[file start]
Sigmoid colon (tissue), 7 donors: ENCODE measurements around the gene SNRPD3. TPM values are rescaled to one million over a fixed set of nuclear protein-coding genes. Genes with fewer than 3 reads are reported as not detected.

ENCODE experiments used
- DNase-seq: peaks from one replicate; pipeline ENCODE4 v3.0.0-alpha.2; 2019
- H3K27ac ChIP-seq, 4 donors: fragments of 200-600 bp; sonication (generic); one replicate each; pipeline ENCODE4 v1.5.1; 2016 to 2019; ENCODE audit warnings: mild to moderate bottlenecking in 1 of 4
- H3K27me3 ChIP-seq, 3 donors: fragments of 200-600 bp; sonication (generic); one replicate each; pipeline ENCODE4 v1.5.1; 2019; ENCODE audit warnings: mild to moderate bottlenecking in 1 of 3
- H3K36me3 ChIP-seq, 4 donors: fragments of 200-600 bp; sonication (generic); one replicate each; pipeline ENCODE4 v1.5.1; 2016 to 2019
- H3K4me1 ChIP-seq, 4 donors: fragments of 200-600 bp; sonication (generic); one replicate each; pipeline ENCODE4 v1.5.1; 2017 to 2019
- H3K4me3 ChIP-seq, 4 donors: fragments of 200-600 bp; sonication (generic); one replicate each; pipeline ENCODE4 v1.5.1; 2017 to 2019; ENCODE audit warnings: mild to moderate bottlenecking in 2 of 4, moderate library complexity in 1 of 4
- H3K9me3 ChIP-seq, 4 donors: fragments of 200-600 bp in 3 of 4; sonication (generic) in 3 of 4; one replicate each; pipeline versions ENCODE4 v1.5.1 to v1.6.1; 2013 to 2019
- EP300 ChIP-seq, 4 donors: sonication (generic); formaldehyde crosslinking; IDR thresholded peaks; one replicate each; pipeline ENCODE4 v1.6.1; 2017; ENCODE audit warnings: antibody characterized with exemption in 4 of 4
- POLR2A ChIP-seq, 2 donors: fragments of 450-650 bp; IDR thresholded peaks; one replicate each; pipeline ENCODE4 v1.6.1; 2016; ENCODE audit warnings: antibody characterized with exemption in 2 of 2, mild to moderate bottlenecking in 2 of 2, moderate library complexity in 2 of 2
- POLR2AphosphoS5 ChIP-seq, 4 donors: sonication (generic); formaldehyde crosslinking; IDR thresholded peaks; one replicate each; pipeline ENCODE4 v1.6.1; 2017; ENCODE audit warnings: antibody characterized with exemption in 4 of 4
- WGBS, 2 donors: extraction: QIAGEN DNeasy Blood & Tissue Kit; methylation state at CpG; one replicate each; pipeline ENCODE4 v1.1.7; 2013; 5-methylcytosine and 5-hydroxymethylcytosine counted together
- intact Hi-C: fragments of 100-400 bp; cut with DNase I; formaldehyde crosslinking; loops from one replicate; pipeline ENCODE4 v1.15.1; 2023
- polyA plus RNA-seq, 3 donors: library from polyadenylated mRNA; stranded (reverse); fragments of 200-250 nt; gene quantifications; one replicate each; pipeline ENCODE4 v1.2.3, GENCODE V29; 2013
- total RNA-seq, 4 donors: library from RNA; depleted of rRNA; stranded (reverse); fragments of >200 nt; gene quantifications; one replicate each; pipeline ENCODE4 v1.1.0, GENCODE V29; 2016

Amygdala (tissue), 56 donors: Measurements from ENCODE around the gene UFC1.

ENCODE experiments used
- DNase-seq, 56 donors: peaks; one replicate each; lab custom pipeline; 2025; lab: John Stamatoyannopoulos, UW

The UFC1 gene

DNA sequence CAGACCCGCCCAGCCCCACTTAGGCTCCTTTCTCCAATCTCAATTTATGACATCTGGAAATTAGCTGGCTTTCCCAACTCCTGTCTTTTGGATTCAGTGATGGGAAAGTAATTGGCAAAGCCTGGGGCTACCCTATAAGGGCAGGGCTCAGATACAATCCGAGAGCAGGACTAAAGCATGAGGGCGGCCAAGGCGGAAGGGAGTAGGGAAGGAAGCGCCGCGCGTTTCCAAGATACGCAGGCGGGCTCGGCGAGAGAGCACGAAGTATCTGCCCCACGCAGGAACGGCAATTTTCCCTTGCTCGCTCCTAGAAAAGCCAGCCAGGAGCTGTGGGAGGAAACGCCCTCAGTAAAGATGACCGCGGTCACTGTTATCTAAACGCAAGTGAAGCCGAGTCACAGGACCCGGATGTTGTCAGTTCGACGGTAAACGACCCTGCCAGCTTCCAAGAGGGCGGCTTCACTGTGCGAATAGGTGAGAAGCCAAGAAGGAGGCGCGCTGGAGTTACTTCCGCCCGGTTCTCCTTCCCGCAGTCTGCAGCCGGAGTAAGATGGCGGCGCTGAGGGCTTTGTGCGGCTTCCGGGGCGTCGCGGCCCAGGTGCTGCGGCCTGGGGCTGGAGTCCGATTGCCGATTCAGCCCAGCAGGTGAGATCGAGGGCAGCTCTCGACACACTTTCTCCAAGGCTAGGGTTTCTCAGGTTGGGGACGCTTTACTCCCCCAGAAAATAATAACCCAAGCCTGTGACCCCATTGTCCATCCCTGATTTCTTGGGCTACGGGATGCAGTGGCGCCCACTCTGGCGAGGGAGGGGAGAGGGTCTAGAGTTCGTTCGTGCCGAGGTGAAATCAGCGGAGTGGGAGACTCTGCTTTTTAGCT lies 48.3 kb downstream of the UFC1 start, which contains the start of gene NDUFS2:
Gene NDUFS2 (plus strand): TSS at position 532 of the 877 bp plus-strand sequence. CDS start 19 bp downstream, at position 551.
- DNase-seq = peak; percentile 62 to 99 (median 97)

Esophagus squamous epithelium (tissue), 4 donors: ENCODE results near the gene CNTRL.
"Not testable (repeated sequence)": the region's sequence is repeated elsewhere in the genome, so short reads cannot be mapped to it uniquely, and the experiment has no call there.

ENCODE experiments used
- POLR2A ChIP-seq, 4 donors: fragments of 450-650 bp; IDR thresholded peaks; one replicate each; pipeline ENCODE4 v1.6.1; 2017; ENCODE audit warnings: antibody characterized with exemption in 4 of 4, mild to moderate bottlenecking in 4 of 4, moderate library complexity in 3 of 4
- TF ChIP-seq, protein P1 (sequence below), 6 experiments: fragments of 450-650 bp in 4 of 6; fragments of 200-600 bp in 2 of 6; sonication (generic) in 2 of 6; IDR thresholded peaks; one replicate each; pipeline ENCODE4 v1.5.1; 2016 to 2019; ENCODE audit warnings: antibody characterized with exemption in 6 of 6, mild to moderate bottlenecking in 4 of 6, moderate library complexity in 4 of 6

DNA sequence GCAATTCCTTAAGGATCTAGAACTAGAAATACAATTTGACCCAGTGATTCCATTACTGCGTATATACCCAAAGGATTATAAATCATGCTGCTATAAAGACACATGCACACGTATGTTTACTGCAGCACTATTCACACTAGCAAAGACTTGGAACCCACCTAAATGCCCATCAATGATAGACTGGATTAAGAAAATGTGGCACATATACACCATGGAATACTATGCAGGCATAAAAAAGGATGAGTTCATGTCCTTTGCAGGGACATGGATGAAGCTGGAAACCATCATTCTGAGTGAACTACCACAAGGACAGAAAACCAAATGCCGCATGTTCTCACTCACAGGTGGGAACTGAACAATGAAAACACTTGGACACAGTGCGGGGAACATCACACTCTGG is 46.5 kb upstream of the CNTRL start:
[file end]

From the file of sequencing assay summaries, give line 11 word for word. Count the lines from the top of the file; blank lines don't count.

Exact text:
- POLR2A ChIP-seq, 2 donors: fragments of 450-650 bp; IDR thresholded peaks; one replicate each; pipeline ENCODE4 v1.6.1; 2016; ENCODE audit warnings: antibody characterized with exemption in 2 of 2, mild to moderate bottlenecking in 2 of 2, moderate library complexity in 2 of 2